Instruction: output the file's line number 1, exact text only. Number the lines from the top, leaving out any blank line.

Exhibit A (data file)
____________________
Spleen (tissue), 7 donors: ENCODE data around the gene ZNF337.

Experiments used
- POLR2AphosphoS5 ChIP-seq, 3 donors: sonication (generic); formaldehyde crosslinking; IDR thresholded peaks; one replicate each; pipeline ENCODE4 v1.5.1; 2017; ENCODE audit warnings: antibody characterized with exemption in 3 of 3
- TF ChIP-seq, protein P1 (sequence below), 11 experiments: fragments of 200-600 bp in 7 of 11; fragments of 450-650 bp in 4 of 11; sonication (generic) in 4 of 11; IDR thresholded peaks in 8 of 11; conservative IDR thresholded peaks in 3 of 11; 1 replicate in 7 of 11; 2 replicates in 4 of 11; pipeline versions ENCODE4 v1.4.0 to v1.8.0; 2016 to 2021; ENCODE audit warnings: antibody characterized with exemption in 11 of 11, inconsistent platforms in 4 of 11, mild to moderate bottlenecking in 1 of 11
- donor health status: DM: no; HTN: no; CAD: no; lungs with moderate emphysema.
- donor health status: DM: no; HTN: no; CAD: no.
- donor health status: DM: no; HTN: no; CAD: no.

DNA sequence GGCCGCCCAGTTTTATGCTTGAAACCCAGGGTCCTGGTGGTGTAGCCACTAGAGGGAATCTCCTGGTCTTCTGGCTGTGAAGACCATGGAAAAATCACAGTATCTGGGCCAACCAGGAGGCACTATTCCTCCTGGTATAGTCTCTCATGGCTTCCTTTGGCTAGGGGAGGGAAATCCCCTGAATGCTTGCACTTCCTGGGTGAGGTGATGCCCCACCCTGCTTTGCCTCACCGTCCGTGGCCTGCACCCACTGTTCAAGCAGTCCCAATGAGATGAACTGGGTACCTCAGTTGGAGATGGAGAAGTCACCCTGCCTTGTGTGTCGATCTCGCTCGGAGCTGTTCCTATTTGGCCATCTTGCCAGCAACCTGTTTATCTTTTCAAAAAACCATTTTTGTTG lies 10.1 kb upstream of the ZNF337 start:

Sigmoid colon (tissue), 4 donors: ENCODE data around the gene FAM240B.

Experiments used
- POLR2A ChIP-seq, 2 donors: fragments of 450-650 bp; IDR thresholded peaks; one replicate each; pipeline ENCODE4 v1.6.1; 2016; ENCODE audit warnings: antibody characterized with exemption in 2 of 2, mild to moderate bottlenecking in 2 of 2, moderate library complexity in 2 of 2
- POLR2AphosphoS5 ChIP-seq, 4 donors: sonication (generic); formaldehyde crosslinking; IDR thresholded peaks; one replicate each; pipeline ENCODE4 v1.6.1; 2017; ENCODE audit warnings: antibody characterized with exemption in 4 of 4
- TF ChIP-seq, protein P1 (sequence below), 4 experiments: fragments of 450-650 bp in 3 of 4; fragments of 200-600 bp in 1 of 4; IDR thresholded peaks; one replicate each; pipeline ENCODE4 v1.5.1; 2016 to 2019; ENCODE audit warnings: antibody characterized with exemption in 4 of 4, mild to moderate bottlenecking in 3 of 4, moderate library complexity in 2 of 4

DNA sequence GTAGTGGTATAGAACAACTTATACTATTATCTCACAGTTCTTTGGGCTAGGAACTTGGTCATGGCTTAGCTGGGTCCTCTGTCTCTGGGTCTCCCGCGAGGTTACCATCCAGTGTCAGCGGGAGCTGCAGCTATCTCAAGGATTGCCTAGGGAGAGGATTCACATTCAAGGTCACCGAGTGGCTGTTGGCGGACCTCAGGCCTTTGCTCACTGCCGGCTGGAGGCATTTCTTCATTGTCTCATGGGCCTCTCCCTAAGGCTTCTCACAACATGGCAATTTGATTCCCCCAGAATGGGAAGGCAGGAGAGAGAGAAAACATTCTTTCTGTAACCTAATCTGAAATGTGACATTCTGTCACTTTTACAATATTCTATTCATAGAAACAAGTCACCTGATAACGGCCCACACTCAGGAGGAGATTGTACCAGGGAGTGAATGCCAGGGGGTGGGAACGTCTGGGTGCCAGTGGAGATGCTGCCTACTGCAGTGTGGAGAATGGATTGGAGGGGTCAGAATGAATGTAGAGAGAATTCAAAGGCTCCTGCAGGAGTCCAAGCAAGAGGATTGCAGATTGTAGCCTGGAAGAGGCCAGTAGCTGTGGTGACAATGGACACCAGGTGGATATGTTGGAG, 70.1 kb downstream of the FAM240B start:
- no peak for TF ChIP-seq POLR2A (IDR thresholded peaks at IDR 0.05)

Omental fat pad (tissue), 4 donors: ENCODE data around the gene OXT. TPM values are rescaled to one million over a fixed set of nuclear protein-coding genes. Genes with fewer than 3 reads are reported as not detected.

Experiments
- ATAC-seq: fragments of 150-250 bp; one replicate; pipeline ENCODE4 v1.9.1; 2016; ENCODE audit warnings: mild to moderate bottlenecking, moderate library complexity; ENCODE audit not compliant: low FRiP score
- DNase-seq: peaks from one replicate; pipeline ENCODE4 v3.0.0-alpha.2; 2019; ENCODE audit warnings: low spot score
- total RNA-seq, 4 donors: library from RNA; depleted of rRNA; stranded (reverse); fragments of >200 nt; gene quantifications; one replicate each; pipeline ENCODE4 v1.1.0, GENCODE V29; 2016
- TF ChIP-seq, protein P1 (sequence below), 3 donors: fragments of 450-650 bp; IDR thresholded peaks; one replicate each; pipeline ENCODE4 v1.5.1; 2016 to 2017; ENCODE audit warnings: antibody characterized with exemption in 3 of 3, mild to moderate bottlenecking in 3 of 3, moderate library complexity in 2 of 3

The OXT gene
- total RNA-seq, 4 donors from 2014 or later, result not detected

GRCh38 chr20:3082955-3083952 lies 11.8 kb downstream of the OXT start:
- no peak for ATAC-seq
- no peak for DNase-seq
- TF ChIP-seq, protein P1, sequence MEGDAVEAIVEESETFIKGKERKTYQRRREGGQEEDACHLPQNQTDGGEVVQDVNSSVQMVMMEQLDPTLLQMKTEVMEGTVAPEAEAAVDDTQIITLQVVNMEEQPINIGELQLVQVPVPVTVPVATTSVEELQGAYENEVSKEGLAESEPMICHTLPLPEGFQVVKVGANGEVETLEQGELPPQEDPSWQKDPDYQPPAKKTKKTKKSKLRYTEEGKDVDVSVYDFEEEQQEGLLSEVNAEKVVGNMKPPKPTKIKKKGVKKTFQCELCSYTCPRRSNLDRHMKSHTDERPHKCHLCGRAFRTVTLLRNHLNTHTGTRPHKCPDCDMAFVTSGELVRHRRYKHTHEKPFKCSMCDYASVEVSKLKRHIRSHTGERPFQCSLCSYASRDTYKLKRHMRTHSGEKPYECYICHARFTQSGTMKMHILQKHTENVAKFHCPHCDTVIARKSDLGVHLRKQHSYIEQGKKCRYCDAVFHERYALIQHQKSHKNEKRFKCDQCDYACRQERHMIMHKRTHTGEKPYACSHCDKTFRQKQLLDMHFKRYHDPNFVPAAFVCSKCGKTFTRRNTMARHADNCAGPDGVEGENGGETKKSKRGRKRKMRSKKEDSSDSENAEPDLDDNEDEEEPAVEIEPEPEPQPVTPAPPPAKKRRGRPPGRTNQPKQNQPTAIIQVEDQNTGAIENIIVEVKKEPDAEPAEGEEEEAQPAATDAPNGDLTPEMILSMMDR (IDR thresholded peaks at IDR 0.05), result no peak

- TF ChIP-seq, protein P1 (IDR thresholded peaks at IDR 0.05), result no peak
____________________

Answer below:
Spleen (tissue), 7 donors: ENCODE data around the gene ZNF337.